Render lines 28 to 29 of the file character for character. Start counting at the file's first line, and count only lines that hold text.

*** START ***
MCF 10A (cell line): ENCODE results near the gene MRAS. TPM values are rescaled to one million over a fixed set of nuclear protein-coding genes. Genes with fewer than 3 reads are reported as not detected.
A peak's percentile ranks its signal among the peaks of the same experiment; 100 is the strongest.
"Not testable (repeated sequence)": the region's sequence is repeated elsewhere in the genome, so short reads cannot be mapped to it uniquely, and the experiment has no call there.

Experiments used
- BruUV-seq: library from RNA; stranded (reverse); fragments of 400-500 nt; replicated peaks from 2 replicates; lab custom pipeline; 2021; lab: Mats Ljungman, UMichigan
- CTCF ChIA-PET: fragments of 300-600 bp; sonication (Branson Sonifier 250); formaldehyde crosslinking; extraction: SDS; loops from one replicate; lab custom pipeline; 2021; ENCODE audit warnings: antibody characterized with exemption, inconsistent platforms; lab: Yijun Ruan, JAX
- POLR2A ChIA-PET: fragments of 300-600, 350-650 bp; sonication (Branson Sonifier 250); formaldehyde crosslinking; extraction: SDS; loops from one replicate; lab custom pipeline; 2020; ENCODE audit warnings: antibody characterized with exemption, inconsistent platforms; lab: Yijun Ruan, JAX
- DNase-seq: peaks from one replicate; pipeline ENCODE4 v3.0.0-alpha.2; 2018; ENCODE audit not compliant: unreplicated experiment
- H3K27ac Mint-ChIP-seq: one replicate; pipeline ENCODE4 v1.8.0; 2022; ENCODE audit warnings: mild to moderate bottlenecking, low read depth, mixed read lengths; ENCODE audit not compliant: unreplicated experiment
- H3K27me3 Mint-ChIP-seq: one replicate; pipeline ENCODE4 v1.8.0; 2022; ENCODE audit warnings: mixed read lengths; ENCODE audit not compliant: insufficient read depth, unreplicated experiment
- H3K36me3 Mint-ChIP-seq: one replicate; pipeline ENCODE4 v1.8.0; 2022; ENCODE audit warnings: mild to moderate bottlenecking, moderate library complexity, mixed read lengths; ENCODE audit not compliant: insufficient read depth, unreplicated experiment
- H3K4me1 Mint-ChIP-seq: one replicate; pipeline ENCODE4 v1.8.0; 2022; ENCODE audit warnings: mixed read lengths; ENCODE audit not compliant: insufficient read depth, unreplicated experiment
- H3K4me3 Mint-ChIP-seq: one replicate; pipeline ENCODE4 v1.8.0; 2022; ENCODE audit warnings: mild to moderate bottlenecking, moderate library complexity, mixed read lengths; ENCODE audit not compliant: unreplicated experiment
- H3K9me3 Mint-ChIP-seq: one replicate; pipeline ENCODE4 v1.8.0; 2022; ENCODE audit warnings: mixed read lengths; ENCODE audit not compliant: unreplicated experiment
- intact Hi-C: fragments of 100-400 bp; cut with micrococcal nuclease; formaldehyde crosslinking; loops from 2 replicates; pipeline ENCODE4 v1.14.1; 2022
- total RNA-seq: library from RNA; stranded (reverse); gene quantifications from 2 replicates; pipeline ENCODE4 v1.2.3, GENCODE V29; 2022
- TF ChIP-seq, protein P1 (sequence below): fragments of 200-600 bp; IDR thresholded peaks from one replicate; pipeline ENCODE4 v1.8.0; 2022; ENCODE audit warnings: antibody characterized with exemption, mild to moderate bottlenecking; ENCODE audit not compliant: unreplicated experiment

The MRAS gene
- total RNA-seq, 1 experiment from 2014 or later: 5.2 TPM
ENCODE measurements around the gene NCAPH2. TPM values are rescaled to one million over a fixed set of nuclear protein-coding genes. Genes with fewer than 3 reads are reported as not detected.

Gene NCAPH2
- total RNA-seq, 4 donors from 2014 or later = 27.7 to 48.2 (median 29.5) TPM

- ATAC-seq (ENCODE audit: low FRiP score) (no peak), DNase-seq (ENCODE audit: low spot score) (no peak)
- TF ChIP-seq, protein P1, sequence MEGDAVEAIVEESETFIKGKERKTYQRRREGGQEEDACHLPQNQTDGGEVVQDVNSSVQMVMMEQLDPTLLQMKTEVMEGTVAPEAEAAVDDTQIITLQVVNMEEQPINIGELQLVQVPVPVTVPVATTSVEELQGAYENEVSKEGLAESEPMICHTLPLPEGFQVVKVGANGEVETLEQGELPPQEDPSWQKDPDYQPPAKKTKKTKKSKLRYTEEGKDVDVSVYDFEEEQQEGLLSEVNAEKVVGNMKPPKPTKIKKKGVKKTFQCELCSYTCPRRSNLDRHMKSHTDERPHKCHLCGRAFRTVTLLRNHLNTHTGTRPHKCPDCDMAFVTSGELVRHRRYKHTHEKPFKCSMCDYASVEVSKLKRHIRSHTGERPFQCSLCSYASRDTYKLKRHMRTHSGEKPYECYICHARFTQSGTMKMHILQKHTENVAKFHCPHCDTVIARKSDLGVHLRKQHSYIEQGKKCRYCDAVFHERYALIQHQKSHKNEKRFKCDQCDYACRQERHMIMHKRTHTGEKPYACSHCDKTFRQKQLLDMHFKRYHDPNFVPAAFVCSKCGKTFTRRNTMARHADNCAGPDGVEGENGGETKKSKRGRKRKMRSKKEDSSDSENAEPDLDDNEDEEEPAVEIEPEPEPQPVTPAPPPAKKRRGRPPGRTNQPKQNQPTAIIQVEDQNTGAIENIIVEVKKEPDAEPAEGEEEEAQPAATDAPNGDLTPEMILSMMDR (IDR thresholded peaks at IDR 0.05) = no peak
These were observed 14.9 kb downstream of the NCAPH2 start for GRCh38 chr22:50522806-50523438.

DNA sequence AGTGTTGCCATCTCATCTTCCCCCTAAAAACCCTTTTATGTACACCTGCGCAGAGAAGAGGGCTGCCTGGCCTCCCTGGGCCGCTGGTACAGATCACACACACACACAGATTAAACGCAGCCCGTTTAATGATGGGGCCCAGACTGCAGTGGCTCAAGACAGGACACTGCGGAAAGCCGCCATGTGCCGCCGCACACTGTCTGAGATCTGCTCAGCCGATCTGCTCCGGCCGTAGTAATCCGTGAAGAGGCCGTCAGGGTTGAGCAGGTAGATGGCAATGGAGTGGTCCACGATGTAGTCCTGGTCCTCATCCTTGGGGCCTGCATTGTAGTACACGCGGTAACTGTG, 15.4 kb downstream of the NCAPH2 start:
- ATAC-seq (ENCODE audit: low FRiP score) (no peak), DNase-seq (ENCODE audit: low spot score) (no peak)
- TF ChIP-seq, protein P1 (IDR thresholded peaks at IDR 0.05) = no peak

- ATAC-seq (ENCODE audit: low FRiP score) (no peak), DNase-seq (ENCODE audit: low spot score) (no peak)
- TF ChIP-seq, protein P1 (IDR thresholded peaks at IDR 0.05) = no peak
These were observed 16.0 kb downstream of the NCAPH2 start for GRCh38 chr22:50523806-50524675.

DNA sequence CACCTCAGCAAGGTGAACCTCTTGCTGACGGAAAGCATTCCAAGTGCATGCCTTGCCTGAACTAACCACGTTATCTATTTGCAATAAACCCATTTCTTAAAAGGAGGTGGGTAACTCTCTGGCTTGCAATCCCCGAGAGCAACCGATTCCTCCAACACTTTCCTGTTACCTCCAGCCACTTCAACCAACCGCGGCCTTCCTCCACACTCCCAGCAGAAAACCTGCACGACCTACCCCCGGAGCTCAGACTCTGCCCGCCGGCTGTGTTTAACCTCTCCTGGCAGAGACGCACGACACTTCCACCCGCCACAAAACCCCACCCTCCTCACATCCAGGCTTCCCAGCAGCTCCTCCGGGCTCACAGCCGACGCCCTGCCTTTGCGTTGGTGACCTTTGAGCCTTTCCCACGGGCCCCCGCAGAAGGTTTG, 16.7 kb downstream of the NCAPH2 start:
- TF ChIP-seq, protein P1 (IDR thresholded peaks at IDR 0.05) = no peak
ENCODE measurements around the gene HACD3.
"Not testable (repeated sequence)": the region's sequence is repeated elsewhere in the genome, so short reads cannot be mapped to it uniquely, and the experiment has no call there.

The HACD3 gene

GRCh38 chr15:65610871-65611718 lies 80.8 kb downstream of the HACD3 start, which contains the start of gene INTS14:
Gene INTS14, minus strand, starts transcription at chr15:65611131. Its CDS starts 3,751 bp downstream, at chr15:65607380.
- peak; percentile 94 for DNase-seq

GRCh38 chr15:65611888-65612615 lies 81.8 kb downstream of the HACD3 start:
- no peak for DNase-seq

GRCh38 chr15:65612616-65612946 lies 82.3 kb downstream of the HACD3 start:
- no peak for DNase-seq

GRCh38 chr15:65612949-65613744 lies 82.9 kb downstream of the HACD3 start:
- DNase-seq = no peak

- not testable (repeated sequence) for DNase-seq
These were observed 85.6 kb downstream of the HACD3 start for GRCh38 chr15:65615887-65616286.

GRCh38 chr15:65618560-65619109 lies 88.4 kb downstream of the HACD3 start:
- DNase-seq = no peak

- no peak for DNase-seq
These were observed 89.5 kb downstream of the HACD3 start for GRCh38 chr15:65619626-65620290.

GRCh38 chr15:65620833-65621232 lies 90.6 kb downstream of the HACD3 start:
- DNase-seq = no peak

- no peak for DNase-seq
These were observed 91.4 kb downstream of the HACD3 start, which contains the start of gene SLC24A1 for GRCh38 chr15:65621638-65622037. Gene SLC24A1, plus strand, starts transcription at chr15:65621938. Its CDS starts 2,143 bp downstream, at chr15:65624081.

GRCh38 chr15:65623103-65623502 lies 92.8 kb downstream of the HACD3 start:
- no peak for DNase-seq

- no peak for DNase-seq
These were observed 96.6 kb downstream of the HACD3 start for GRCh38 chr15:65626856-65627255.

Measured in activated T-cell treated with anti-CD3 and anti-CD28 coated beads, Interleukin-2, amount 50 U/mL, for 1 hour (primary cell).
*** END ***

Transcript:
- TF ChIP-seq, protein P1 (IDR thresholded peaks at IDR 0.05) = no peak

- ATAC-seq (ENCODE audit: low FRiP score) (no peak), DNase-seq (ENCODE audit: low spot score) (no peak)